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Top business leaders set out their hopes for new government – Jewish News



Top business leaders set out their hopes for new government – Jewish News

Sir Martin Sorrell, founder and executive chairman, S4 Capital

Sir Martin Sorrell

“When Labour look at the books, they are going to have to face the realities; that tax burdens are already at historic highs, the budget deficit so high, and private and public investment so low, it’s a very sticky problem for them.

“To deal with that, they will have to do one of two things, or both; raise taxes and/or redefine the way they look at government finances and what public debt is, but they will have very little wiggle room. It’s going to be very tough.

“I think we will see an increase in taxes, and not just the windfall taxes on oil and gas and VAT on private schools that they have talked about. They have said they won’t increase corporation tax, income tax or national insurance, but they are probably going to have to reverse themselves on that so we have a big problem.  I think we will see a wealth tax and inheritance tax, and this will lead to an exodus of wealthier people from the country. The realities of the power are going to make it quite difficult for them.

“I think Labour will be in for ten years (two terms) but after two terms governments usually have problems, and I think the same thing will happen.”

Libby Dangoor, Chief of Staff at Multiverse

Libby Dangoor, Chief of Staff at Multiverse

“The next government must work to capture the economic gains that AI and emerging technologies can offer to the country. AI is front and centre in every boardroom discussion right now, but so far (at time of writing) it’s been largely absent from the election campaign. There needs to be a deliberate effort to unlock the potential that AI and new technologies can offer. Part of that means having the people who can create, build on and use these new technologies.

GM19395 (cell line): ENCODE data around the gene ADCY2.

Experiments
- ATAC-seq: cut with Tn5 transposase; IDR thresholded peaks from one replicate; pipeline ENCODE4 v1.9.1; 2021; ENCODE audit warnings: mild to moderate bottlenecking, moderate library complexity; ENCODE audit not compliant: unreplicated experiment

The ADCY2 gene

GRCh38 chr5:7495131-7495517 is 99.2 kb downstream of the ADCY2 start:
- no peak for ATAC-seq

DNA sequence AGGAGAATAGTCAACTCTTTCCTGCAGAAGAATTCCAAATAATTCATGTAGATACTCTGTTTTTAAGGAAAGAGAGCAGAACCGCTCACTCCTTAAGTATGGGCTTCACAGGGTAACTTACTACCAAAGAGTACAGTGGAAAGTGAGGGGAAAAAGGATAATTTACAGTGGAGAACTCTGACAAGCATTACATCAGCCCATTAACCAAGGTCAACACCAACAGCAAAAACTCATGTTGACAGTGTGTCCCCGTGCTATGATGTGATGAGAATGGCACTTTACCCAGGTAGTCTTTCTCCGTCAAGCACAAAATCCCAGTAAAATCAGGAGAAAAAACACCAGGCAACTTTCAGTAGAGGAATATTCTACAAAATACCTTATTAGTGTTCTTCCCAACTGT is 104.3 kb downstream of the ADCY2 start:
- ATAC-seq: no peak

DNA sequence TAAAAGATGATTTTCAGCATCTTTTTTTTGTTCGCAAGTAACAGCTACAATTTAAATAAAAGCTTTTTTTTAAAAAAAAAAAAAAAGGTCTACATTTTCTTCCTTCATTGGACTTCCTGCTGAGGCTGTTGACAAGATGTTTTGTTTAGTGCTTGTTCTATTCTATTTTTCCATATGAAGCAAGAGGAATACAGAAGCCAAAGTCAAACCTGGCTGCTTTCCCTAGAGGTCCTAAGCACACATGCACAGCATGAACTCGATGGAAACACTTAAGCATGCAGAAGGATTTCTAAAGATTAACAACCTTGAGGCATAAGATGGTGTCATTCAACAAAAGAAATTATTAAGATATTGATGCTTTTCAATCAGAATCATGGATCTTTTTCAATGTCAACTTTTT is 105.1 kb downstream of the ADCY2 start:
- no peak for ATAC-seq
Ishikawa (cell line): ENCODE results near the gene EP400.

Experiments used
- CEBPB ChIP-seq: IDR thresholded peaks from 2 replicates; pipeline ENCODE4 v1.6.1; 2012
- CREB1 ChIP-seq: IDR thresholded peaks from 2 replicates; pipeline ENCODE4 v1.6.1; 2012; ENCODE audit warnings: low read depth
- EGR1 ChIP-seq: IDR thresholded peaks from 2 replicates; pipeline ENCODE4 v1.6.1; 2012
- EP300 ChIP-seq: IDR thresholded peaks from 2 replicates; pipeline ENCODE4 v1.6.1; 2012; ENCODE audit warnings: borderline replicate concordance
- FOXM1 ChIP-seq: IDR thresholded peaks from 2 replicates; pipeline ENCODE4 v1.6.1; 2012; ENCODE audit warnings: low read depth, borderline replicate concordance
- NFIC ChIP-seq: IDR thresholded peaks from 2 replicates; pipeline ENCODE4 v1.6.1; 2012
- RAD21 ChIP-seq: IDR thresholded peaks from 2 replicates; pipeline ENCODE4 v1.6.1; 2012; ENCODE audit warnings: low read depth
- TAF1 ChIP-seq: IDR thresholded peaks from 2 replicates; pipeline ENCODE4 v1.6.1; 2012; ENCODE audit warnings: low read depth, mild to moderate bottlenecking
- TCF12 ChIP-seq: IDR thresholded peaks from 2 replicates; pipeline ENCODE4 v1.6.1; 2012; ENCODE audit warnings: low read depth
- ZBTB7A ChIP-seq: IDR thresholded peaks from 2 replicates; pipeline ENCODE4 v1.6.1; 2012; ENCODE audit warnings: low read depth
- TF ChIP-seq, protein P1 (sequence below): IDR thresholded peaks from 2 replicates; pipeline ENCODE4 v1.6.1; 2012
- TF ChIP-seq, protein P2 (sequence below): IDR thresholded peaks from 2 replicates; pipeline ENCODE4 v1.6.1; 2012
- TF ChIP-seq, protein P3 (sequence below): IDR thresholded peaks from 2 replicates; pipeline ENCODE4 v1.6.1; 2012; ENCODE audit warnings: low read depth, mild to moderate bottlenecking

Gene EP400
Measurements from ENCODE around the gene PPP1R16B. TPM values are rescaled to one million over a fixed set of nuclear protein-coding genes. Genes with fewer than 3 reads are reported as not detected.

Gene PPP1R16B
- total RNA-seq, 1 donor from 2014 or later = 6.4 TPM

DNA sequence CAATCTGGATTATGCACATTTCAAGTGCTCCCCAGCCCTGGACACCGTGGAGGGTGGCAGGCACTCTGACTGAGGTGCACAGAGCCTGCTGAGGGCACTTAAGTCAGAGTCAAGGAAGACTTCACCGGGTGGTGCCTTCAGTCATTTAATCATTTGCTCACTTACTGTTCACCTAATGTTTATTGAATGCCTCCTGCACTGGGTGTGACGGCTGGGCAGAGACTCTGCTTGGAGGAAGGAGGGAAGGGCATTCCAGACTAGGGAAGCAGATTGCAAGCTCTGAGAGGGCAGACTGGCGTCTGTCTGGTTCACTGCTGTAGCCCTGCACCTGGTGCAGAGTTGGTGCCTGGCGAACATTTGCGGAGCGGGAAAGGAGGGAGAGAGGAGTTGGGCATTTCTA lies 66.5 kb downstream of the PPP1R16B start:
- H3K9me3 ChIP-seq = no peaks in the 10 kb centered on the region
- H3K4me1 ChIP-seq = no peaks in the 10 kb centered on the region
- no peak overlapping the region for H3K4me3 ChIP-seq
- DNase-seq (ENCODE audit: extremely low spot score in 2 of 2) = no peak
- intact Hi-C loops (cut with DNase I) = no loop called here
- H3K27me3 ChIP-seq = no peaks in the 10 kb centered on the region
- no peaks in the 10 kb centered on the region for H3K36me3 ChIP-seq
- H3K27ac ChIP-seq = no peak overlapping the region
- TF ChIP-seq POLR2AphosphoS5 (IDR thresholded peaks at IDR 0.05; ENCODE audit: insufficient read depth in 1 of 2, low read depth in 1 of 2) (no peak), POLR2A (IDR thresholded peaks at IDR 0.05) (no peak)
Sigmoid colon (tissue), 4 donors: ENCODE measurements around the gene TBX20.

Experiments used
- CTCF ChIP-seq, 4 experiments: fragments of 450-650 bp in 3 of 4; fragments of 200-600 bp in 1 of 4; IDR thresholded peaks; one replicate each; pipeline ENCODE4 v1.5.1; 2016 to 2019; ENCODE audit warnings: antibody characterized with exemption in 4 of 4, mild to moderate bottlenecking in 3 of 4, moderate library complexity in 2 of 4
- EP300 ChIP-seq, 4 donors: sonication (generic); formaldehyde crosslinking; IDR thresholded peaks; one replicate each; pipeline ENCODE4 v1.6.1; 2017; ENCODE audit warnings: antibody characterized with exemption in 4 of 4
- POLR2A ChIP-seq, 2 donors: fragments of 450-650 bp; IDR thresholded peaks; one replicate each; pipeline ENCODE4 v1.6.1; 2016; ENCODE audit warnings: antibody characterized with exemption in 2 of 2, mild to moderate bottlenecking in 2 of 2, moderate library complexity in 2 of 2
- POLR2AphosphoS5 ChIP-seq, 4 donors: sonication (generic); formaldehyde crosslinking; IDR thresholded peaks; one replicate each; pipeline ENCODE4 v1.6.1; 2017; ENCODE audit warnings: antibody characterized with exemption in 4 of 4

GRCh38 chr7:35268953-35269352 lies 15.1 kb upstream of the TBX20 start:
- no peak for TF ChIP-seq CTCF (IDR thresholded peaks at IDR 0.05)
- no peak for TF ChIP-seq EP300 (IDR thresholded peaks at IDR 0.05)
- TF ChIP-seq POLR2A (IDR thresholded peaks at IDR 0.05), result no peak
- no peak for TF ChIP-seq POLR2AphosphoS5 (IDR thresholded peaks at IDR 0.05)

The incoming government must look seriously at structured, ongoing and widespread reskilling to enable people to keep up.

Linda Plant, BBC The Apprentice interviewer, founder Linda Plant Business Academy and founder of knitwear brand Honeysuckle

Linda Plant

“From the next government, I would look for more money being spent on the NHS and education and also more money being invested into renewable energies.

“Also importantly, we need tax-free shopping to encourage people to come and shop here. Tourists used to get tax free shopping in the UK and then it was stopped, so people will go to other European countries and elsewhere to do their shopping.

“I would like to see visa’s based on people’s academic and professional abilities – if someone is really talented at something, they should be given an academic or ‘job-worthy’ visa so that we are attracting the best brains to come to the UK.

“Finally, we need to do more to attract investment. As a sovereign country we should be doing all we can to attract wealthy investment and make this nation rich.”

Simon Rubinsohn, chief economist at the Royal Institute of Chartered Surveyors

Simon Rubinsohn, chief economist at RICS

“Interestingly, the general election doesn’t appear to have had a major influence on sentiment in the housing market. Labour’s focus on making the Mortgage Guarantee Scheme permanent and the Conservative proposal to do the same for the (current temporary) stamp duty break will simply enshrine what is already in place.

“In terms of new supply, Labour is putting a lot of its emphasis on planning reform but this could prove challenging to put into practice given the difficulties Boris Johnson encountered when he tried a broadly similar approach.

As far as the rental market is concerned, I don’t sense very much relief is in store for landlords from the next government.

Alex Brummer, City Editor of Daily Mail and author of the ‘Great British Reboot’ (published by Yale)

Alex Brummer, City Editor Daily Mail

“In spite of frantic Labour claims of business support, Britain’s top FTSE100 companies remain wary of Keir Starmer and Rachel Reeves.